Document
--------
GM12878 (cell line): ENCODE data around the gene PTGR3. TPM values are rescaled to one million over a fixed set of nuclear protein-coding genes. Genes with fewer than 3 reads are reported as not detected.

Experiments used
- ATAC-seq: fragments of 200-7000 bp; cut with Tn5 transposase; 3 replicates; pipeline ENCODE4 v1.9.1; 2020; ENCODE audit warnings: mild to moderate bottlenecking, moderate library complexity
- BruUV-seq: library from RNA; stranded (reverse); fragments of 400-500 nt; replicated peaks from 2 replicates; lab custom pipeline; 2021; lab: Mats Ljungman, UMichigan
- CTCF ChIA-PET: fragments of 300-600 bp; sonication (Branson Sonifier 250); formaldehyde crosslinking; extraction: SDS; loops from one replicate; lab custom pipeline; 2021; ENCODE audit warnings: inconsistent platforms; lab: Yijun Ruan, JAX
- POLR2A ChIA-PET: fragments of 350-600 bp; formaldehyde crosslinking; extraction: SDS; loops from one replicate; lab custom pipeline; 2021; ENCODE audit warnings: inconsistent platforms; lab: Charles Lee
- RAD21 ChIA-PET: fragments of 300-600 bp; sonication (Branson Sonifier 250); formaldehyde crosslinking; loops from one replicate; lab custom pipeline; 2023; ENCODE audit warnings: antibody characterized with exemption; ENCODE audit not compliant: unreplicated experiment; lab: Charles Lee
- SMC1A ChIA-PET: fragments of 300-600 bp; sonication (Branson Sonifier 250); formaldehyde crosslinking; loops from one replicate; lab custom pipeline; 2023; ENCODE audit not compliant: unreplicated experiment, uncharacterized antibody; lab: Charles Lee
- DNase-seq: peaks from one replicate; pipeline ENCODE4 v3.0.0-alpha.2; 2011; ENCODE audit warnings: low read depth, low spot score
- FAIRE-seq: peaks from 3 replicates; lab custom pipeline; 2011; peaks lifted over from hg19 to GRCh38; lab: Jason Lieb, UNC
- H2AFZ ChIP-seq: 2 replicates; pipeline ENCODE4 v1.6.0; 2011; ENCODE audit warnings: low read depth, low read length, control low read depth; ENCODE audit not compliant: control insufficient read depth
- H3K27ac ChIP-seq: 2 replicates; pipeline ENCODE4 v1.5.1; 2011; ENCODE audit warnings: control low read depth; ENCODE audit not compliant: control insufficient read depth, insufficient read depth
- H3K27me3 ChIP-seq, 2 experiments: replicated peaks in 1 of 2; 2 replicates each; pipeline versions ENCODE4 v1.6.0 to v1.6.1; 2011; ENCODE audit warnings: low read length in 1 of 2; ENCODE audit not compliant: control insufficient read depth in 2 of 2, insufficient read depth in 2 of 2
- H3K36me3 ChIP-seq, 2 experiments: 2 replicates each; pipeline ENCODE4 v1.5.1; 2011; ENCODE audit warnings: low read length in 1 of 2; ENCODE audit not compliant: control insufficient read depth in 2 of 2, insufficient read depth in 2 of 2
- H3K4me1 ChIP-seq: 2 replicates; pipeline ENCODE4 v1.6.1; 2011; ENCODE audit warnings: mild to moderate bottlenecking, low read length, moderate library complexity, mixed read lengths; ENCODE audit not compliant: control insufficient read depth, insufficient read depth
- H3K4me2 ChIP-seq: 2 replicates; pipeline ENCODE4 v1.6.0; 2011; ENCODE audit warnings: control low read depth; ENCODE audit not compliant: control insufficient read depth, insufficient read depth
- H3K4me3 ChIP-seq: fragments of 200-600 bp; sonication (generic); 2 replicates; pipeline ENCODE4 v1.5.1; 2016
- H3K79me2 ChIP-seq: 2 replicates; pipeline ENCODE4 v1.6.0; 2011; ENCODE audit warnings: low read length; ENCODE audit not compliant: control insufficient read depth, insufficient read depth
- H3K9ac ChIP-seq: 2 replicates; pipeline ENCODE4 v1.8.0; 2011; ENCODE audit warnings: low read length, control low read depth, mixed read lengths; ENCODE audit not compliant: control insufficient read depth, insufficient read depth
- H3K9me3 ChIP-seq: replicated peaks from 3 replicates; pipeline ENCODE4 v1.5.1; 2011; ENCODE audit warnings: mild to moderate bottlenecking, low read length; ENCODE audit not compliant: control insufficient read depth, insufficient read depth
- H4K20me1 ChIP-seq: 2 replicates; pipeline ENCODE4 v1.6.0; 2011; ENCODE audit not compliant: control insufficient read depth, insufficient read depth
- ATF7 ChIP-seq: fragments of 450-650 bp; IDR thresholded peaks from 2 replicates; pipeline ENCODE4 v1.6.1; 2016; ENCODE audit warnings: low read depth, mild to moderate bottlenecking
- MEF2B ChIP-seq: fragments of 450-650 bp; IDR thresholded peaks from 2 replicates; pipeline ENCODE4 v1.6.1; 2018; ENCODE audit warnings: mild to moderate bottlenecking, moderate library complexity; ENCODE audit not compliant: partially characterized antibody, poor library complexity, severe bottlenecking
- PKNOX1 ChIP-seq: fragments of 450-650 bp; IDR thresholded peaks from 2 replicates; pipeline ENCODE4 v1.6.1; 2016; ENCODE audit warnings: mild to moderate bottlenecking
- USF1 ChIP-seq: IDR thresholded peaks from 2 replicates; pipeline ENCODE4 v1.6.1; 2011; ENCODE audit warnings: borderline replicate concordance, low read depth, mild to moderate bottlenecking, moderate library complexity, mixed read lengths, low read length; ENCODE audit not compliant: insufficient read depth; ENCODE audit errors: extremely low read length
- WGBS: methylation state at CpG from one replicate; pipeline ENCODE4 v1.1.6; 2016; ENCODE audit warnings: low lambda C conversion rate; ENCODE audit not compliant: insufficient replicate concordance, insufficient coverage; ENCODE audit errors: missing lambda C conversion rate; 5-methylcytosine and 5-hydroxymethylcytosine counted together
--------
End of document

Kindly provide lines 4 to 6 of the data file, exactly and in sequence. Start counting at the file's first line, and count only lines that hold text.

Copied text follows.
- BruUV-seq: library from RNA; stranded (reverse); fragments of 400-500 nt; replicated peaks from 2 replicates; lab custom pipeline; 2021; lab: Mats Ljungman, UMichigan
- CTCF ChIA-PET: fragments of 300-600 bp; sonication (Branson Sonifier 250); formaldehyde crosslinking; extraction: SDS; loops from one replicate; lab custom pipeline; 2021; ENCODE audit warnings: inconsistent platforms; lab: Yijun Ruan, JAX
- POLR2A ChIA-PET: fragments of 350-600 bp; formaldehyde crosslinking; extraction: SDS; loops from one replicate; lab custom pipeline; 2021; ENCODE audit warnings: inconsistent platforms; lab: Charles Lee